Who is Darnella Frazier? Teenager who recorded George Floyd's death receives PEN America award for courage
A teenager from Minneapolis, who captured the viral video of George Floyd's arrest and eventual death, received a courage award last week at a virtual gala. 17-year-old Darnella Frazier was honored by PEN America, the literary and human rights organization, along with other activists and artists. The awardees also included former President Barack Obama. Frazier, a high school senior, had documented Floyd's brutal death as former Minneapolis police officer Derek Chauvin knelt on his neck for nearly eight minutes on May 25.
The teen's video went viral, sparking nationwide outrage against police brutality and systemic racism in the country. Because of the video and the widespread demonstrations, four Minneapolis police officers involved in Floyd's brutal death were fired on May 26. The footage showed Floyd, an unarmed Black man, pleading with officers as one of them, Chauvin, knelt on his neck for over seven minutes. The 46-year-old, in the video recording of the incident, was consistently heard saying he could not breathe and eventually became unconscious.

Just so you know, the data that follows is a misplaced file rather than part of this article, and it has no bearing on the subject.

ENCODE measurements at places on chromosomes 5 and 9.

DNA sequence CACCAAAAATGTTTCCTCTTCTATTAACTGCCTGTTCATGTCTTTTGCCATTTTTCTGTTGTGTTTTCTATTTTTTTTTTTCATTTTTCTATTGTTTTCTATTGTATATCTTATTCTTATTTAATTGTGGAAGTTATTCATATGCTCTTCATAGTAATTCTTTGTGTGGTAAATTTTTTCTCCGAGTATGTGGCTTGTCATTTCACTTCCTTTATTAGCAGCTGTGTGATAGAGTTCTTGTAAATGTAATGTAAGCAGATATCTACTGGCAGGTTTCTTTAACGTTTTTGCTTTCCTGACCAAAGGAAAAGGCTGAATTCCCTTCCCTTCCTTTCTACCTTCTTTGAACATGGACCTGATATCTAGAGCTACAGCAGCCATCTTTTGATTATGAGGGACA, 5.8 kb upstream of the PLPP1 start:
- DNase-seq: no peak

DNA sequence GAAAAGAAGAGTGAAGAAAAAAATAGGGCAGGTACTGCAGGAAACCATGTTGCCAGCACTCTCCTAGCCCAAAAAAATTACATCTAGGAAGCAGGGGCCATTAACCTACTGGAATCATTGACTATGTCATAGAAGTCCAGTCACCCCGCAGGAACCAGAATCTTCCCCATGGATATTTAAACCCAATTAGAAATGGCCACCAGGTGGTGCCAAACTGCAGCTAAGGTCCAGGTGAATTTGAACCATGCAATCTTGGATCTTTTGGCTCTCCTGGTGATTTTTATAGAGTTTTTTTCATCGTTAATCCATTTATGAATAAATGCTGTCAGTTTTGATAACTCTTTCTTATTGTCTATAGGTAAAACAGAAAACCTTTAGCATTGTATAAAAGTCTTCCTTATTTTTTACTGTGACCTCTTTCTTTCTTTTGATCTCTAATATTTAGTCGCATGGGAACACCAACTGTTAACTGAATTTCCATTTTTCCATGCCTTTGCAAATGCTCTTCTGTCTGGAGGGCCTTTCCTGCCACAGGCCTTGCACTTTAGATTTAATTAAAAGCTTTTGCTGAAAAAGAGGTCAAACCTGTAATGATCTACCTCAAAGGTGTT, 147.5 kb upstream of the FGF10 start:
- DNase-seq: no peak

All four officers — Chauvin, Thomas Lane, Alex Kueng, and Tou Thao — were later arrested in the case. According to the Hennepin County medical examiner's office, Floyd suffered cardiopulmonary arrest while he was being restrained by Chauvin. The 44-year-old, who was fired after widespread protests, has been charged with second-degree murder, third-degree murder, and second-degree manslaughter in Floyd's death. Chauvin was held at the Hennepin and Ramsey county jails before being transferred to the Oak Park Heights facility.
PEN America CEO Suzanne Nossel, in a statement, praised Frazier's "exceptional courage." She said: "With nothing more than a cell phone and sheer guts, Darnella changed the course of history in this country, sparking a bold movement demanding an end to systemic anti-Black racism and violence at the hands of police. Without Darnella’s presence of mind and readiness to risk her own safety and wellbeing, we may never have known the truth about George Floyd’s murder."
Frazier received the 2020 PEN/Benenson Courage Award from 'Do the Right Thing' director Spike Lee. The teen is reportedly focused on her schooling at the moment and is looking forward to attending college, according to a statement issued by PEN America.
The courage award's previous recipients include Anita Hill, activists from Marjory Stoneman Douglas High School Cameron Kasky, Samantha Fuentes, and Zion Kelly. Flint, Michigan contaminated water whistleblowers Lee-Anne Walters and Dr. Mona Hanna-Attisha have also been previous recipients of the award for courage.
Frazier, after receiving the award, said: "I never would've imagined out of my whole 17 years of living that this'll be me. It's just a lot to take in, but I couldn't say thank you enough for everything that's been coming towards me." Frazier's attorney Seth Cobin told the Minneapolis Star Tribune in June that the teen was taking her 9-year-old cousin to nearby Cup Foods when she saw four officers taking out Floyd from his vehicle and that was the moment she pulled out her phone and started recording the incident.